Strictly vinyl this time around – if it’s not weighing down our shelves (in a slightly consterning fashion, truth be told) we don't want to know.
And as physical artefacts go, it's quite hard to top Aleja Sanchez's “Ether” 12”, courtesy of our friends in Tübingen, at Nachtstrom Schallplatten (currently hangin’ with Firestation Records and Nuclear Blast amongst our fave German labels). On gorgeous, mottled marbled vinyl that nicely frames a pseudo-classical portrait, this really looks the part - a real work of art - before you even get it anywhere near the turntable.
There’s a slight false start when proceedings begin with Headless Horseman’s merely v. good remix, but once the original appears everything’s gravy, as the queen of Colombian techno now authors a cool 8:40 (they’d have loved this one at the Ace Café) of pure precision engineering that wouldn't be out of place flanking Ryuji Takeuchi ‘s “Vital” in your DJ set. Her recent “Consequences” EP on Kindcrime is arguably even better, but we're waiting in hope for a vinyl release on that.
A more conventional patented dancefloor-botherer comes courtesy of Stockholm monster Mikael Jonasson, with his new transglobal EP on invariably spot-on Sydney imprint Darknet. Lead-off cut “Dissonance” is peak-time ‘new wave of techno’ done well, menacing synths adding a layer of rage in the darkness (with Austrian wizard at the controls, Niereich, then chipping in a bracing ‘Repaint’ for good meassure). The B-side, for its sins, combines “Dissidents” (high velocity acid burn with brief trance drop outs, totally ace, and a sweet jinking sidestep at 5’01 that hits like an instant sherbet rush) with the more playful “Vibrant”. Play alongside DJ Hi-Shock.
We've kept a weather eye out for Ukrainian maestro Yan Cook ever since he guested on ON records’ 6th anniversary comp, and “Arrival”, a sort of blurrily translucent grey vinyl 12” on his own Cooked label, is his closest brush with greatness yet, a swiftly-pulsing willo the wisp of elastic, uptempo tech-yes that would make an audition shoe-in for either of Sven Wittekind’s current labels. Meanwhile another ON alumnus, the mighty Amsterdam producer Jeff Rushin, delivers a 12” artist EP on Arts Collective centred around the dancefloor ready, gently mesmeric, cut-glass sequencer mesh of “Wondering”.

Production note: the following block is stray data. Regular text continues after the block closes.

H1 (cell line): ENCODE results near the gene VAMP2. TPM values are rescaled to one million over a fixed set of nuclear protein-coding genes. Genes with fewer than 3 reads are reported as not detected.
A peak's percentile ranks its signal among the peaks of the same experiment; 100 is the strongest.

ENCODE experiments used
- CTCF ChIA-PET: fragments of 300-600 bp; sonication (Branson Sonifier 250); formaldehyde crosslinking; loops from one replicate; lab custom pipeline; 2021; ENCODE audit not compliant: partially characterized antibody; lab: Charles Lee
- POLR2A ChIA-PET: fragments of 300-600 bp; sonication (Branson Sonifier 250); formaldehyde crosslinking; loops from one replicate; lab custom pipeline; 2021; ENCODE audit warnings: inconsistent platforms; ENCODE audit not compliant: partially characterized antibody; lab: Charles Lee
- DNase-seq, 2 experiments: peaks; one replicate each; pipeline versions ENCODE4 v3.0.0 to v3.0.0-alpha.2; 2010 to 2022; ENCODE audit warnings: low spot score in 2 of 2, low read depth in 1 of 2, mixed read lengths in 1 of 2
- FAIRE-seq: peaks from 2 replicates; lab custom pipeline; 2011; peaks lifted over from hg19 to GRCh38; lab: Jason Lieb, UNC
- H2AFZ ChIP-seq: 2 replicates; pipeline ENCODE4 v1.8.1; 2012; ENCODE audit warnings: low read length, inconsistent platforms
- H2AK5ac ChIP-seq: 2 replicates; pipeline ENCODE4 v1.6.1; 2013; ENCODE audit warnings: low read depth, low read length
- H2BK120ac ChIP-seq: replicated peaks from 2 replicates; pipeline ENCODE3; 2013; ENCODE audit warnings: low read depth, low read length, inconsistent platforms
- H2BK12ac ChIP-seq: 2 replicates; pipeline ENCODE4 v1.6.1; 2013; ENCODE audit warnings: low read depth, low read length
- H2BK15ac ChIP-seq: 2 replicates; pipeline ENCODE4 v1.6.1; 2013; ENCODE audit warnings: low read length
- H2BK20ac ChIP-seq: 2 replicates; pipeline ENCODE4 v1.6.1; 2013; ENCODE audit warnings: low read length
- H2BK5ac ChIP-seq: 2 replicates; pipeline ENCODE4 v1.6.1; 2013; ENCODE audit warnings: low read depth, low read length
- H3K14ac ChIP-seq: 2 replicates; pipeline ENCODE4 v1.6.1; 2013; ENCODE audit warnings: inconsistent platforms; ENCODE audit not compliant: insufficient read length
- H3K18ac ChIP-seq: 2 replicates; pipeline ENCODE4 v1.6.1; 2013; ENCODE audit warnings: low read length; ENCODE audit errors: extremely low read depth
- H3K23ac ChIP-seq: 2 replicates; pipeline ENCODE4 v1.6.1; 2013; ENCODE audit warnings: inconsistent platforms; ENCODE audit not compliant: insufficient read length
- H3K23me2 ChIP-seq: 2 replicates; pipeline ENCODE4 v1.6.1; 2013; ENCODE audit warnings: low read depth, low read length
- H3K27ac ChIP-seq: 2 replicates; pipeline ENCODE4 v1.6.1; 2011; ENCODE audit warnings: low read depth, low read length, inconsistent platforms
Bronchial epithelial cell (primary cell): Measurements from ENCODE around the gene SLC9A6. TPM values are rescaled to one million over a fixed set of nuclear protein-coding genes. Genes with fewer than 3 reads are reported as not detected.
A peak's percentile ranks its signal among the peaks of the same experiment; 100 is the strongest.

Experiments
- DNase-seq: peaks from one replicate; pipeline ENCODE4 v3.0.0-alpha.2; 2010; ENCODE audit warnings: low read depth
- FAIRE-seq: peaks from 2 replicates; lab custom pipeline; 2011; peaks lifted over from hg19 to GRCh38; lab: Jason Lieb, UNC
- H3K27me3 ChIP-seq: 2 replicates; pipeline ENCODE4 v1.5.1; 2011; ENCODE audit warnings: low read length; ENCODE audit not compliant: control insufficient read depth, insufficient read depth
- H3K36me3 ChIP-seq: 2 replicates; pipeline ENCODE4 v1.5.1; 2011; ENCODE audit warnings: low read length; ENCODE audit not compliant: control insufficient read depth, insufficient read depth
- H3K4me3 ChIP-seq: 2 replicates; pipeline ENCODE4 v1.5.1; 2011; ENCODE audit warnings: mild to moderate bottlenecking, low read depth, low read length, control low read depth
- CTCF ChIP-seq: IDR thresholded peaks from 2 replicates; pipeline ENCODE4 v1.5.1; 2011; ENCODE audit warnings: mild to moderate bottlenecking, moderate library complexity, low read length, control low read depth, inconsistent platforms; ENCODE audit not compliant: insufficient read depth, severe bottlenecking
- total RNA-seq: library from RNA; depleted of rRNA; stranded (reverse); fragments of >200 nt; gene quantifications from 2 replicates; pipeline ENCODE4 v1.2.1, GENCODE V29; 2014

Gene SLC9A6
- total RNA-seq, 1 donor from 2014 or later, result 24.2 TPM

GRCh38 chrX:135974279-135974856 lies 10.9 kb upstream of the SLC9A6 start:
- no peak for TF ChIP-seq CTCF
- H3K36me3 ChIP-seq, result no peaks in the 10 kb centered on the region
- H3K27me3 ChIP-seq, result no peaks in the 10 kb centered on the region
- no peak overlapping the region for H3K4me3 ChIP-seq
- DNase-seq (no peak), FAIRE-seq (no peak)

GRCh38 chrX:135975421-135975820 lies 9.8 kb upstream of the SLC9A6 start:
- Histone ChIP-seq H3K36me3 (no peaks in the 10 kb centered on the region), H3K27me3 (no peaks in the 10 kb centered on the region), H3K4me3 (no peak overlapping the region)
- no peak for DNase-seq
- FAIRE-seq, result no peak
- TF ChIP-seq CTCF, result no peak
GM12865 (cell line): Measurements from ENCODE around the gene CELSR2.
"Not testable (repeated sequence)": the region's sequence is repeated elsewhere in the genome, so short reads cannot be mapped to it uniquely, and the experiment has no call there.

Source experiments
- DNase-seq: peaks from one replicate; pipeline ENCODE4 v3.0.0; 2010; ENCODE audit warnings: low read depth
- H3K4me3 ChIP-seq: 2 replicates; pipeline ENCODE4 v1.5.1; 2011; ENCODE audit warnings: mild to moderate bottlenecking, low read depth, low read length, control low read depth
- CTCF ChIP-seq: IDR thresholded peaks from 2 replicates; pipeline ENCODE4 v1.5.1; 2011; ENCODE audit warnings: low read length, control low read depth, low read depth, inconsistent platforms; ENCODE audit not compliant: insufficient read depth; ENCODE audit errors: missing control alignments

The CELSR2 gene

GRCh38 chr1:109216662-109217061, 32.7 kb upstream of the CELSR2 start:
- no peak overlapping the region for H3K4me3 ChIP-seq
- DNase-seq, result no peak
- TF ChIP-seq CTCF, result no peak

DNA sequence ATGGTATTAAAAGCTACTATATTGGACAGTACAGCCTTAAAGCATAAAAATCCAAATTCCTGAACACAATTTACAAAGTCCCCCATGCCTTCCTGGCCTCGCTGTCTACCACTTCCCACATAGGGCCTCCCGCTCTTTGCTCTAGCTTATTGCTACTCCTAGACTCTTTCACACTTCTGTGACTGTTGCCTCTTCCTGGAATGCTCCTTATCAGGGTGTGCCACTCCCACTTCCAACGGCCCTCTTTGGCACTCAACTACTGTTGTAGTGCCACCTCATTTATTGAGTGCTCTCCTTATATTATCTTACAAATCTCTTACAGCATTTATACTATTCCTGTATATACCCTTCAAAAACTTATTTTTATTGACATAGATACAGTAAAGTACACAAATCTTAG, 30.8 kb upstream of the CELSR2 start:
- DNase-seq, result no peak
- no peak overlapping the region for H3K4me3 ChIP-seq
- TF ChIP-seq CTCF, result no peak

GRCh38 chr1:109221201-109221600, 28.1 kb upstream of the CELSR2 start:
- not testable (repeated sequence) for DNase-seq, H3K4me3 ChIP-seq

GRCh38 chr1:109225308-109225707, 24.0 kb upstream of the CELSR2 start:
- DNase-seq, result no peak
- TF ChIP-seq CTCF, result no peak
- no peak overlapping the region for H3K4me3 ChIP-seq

In our last year-end top 10, we raved about Sweden-based producer Sev Dah and the two outstanding solo records with which he kicked off his own Proletarijat imprint last year. “Proletarijat 003”, you’ll be thoroughly unshocked to learn, is the third release on the label, and again it chooses to book-end two techno stompers with a more traditional/experimental piece, at the same time as telling us a piece of Yugoslav history (this time the pic sleeve features Pioneer boys and girls pledging to love their homeland, the self-managed socialist federal republic of Yugoslavia, and to “spread brotherhood and unity and the principles for which comrade Tito fought” - yaay).
Logically enough, "003" kicks off with “Pledge”, a tight, percussive 9-minute cling-to-the dancefloor groove; that then subsides in favour of pivot track “The Universal Mother”, which tangles mournful cello, piano and violin with vicious whipcracks of foundry-born percussion and sounds not unlike Hood or the Declining Winter to these ears (mind you, everything sounds a bit like Hood to us: Kate Bush’s “Cloudbusting”, anyone?)
The highlight of the 12", however, may be “Sloga” (Serbo-Croatian for ‘unity’, as you'll know) which musically charts a course midway between the sacred isles of Rushin and Moroder, making it almost as essential as Sev’s finest tune to date, the frenziedly acidic “Marija Bursać” which so deftly adorned 001. It’s guaranteed to throng any clubland dive worth its salt, and we don’t doubt for one minute that the Pioneers would thoroughly approve.